From a reader:
I happened to note in O’Connell, II, 1940, p. 23: "… the Celebrant, when genuflecting at the foot of the altar (especially when genuflecting on the step), must not turn sideways, but directly face the tabernacle."
There seems to become a "rule" in many places for a priest to genuflect turning toward the North-East. Not a very attractive view from pews. And not all that reverent. Could you consider writing about it ?
This came with the subject line "Important". I am not sure I agree.
My first comment is that this O’Connell’s opinion. It is a good one, but it is an opinion. Sometimes people mistake opinions of sound authorities for the discipline legislated by the Church. In a similar way, various Pope’s had to issue clarifications over the centuries that St. Augustine’s writings, though venerable in a degree hard to parallel, were not the same as the Magisterium of the Church.
Second, I was not able to find this description of the genuflection in the new edition of Fortescue-O’Connell-Reid, which I reviewed HERE. If I missed it, I hope someone will let me know.
Third, O’Connell presents an ideal. In reality, some days it is easier to genuflect that others. Age and injury can make it harder to genuflect in the perfect manner described. That is certainly my situation. I have had some bad knee injuries from sports and my knees aren’t happy every day.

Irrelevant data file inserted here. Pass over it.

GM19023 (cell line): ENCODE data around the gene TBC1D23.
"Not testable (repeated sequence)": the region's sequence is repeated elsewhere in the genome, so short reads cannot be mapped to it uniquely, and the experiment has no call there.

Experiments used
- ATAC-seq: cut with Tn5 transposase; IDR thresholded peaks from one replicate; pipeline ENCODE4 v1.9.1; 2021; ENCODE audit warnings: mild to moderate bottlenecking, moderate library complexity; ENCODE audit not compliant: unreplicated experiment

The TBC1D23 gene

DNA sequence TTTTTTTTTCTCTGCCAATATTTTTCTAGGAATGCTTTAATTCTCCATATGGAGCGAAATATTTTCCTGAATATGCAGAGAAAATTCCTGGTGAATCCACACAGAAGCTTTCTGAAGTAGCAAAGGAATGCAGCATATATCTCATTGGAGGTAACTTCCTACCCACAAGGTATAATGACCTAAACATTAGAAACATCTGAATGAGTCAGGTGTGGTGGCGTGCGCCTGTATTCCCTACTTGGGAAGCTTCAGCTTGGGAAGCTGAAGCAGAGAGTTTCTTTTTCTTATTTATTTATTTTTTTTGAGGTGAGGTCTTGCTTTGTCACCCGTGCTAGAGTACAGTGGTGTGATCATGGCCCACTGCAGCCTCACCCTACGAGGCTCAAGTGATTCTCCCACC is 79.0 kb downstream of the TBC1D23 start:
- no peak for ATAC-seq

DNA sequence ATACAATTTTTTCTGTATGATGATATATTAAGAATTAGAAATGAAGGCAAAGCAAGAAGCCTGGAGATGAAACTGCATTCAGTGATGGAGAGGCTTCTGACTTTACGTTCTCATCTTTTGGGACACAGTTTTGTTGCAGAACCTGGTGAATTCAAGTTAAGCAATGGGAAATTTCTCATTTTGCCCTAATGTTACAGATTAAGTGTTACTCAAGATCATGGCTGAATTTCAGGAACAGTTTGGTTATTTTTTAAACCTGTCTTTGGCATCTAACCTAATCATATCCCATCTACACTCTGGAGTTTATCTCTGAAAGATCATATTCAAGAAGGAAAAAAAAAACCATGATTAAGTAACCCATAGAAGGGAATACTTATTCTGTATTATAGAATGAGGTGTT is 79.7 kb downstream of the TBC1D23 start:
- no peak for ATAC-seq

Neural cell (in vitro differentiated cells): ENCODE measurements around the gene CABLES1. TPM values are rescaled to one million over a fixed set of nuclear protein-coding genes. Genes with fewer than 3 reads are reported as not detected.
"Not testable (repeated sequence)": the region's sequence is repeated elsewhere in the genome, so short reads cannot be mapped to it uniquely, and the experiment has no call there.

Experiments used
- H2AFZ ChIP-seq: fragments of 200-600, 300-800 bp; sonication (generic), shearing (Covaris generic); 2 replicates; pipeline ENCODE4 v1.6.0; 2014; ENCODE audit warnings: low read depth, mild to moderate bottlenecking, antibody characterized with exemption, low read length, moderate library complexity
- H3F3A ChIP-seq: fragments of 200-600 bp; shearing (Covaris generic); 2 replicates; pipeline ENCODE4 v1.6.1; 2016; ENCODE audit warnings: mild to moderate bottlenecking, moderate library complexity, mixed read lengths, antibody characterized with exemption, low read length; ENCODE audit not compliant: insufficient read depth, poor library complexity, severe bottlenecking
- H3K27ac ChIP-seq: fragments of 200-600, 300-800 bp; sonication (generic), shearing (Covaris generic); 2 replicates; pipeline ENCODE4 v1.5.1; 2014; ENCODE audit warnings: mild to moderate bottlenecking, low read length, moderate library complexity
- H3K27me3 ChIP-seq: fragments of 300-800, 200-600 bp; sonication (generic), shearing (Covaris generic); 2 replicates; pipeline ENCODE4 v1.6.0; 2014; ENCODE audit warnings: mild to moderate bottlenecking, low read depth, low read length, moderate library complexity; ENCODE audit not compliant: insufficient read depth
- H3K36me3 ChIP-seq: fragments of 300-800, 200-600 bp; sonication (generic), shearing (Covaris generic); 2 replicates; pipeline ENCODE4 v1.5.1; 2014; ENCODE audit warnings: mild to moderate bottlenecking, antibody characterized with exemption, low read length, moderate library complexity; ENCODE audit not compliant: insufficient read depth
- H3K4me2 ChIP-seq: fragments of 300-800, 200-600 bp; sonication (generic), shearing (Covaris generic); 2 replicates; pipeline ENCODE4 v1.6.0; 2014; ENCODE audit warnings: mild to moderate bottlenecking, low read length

It is possible that the young who are in the sanctuary might be learning to genuflect to the "north-east" as you put it, from watching older men doing their best to continue to genuflect at all. Also, it is a little easier to shift to the "north-east" when genuflecting on steps or where there is a kneeler.
Yes… I think that sacred ministers and those who serve, as well as the faithful, should pay attention to how they genuflect, lest their signs of due reverence become sloppy through the distraction. This can become habitual. We should take care to teach children good habits.
Therefore, it is good to be reminded that an authoritative source offers such an idea.
At the same time, this is really not something I would fume about or pick on. For example, I can imagine a scene in which a priest has been striving to implement Summorum Pontificum, perhaps taking a lot of flack for it. I can imagine him trying to calm certain factions in the parish, train servers, get singers, struggle with the Latin every week, etc., only to be confronted in the sacristy be some indignant know-it-all who starts in on the priest’s taking off his biretta as he rises rather than before he rises, or genuflecting at the altar step slightly turned to the liturgical "north-east", or not having buckles on his shoes, or having some unpicked nits on the hem of his cassock…. which by the way is too short.
I can imagine it very well, because I have been the recipient of such comments in years past and I can assure you that they are not always as welcome as you might imagine.